YB Rafizi Ramli- arguably Malaysia’s whistle-blower icon has recently come up with a fantastic analysis on the recent venture by his former employer- Petronas in Canadian shale gas business. He claimed that Petronas’ investment worth RM16 billion is at risk because of the exorbitant acquisition of Progress Energy (77% more than the market price) at the time when other oil and gas companies suffered billions of dollars in losses from shale gas projects.
To summarize, YB Rafizi said ‘never in our history has so much money been committed to a single venture as risky as this’.
I respectfully disagree with him.
First, it is a normal practice to acquire valuable assets at such a premium price. China National Offshore Oil Corporation (CNOOC) paid close to RM50 billion for Nexen Inc stakes, representing a 61% premium. Exxon Mobil agreed to buy Celtic Exploration Ltd at a 45% premium. 5 years ago, Maybank has been criticised for acquiring Bank International Indonesia (BII) at four times the asset value of BII. Now its profit consistently grows at 15% per year.
Second, Canada is the most active market for oil & gas merger and acquisitions. Already more than RM170 billion worth of transactions has been made in 2013 accounting 20% of upstream segment. It means all the major players are craving for a slice of the deal in this country. Therefore, any offer being made must be very attractive to fend off other competitors.
Third, this is a deal that Petronas can’t afford to lose. As the world leader in LNG technology and one of the largest shippers of the fuel globally, Petronas needs to increase its reserve. With the acquisition of Progress Energy, Petronas’ gas reserve could last for 70 years. The asset will be passed on to future generations, thus making the deal justified for 77% more than the market price.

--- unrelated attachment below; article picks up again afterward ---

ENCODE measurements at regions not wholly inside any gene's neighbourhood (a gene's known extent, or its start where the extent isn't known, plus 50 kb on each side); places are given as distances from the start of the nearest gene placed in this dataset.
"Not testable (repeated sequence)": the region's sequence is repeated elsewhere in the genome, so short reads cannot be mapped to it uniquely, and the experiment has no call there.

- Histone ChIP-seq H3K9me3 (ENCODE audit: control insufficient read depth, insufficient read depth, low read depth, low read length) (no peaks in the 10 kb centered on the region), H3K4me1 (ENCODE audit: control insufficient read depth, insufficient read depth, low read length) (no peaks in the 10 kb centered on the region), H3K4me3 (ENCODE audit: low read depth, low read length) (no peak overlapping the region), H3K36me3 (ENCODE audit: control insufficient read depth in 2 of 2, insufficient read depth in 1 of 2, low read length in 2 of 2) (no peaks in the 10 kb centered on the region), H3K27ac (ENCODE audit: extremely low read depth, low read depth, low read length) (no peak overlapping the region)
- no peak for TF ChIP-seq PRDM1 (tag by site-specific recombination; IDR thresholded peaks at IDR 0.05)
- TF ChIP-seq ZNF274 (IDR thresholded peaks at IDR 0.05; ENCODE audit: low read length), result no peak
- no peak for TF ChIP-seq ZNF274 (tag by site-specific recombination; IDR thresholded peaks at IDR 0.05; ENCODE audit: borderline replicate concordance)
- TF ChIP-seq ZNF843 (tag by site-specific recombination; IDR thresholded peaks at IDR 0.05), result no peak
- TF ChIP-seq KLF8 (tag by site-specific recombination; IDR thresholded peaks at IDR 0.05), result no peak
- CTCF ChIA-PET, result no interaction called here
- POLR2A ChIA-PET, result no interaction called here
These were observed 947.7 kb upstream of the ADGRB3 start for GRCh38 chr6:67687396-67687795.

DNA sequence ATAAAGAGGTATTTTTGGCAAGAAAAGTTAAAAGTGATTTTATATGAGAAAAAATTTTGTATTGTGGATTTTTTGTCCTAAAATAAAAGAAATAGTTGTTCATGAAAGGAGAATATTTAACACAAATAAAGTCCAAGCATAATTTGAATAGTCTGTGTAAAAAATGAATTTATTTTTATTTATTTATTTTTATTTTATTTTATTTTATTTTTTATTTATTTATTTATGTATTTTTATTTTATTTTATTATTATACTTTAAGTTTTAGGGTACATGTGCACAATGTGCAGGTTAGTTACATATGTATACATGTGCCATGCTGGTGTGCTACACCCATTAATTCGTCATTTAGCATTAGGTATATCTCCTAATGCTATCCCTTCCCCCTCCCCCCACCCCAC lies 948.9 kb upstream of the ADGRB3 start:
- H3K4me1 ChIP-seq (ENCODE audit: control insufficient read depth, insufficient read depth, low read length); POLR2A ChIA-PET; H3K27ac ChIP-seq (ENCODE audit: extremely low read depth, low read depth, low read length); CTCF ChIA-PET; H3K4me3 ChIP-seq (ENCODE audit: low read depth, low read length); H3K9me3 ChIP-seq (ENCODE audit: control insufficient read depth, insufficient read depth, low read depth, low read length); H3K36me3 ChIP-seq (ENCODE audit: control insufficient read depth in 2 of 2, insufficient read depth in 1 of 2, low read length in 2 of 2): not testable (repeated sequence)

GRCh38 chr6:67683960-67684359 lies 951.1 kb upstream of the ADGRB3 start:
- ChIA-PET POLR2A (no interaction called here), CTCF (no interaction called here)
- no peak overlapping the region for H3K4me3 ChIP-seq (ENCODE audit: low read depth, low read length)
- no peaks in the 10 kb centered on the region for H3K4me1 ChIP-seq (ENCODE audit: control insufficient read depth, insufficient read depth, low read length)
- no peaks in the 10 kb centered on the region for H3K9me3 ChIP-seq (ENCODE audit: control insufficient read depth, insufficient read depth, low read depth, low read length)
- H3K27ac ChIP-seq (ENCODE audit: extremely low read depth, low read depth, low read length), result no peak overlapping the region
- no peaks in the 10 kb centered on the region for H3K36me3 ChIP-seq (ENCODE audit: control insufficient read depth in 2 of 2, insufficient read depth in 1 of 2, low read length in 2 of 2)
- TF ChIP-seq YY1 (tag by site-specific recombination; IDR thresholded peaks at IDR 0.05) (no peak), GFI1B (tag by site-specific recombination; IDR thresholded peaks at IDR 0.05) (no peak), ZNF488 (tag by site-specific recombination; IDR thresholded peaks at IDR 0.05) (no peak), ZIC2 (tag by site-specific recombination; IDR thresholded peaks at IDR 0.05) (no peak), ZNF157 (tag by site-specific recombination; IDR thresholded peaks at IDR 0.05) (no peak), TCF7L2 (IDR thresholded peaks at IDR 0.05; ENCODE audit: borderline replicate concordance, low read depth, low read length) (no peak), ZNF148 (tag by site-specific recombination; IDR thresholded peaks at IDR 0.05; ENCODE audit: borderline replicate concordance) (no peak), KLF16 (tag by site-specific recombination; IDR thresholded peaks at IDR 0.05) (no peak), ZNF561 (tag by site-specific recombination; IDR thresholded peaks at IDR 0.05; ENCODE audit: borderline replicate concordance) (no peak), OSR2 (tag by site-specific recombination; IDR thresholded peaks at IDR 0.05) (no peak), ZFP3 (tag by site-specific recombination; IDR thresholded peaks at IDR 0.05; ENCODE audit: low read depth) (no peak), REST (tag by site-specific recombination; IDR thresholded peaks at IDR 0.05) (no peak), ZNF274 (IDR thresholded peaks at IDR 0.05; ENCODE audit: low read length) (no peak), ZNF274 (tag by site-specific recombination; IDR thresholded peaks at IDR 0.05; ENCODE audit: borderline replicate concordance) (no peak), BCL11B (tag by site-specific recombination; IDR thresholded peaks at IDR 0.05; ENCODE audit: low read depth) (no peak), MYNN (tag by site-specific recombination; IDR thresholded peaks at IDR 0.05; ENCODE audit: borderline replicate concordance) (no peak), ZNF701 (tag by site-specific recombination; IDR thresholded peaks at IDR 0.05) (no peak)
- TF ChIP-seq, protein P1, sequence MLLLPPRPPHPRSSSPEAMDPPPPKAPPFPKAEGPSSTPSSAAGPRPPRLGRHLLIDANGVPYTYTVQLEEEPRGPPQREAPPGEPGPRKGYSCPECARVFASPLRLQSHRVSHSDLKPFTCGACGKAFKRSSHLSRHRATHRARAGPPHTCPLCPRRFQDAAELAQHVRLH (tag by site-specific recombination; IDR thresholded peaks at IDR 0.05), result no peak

After all, where can you find such a huge reserve? China may have it. But it is located at undeveloped locations where the operational cost is high. Some rich-oil middle-east countries are not really a good choice, thanks to political uncertainties. In America, the market is saturated.
Admittedly, a few big oil companies were forced to write off billions of ringgit from their investments into shale gas extractions. But all of these losses were made in the US market where the gas price is too low because of oversupply.
Unlike these players, much of that gas in Petronas’ venture won’t end up in Canadian homes at all. The idea is to ship Canada gas via tanker to meet Northeast Asia’s soaring gas demand, particularly as Japan shifts away from nuclear power plants after the Fukushima accident. That fact underlines the rationale for the Petronas’ interest: Canadian gas is increasingly coveted as a fuel for Asian energy needs. This is where you can get $3 gas and sell it at $18 to North Asia countries.
Petronas has roped in Japan Petroleum Exploration (Japex) and PetroleumBRUNEI as partners and buyers in the Canadian venture. It has already secured two long-term buyers for its gas. As such, how then, it is a risky investment?
Finally, the decision made by Petronas to grow reserves through acquisition is already minimising the risk. While it is cheaper to discover a new area for oil and gas, it is a big gamble. Petronas may have to pay more. But they have the fruit ready on the trees.
Considering all the reasons listed above, I personally don’t think there is a hidden hand that has forced Petronas to enter into this venture.
Unless YB Rafizi thinks the government has cronies in Canada. Who knows? Maybe the whistle-blower can shed the light on this matter.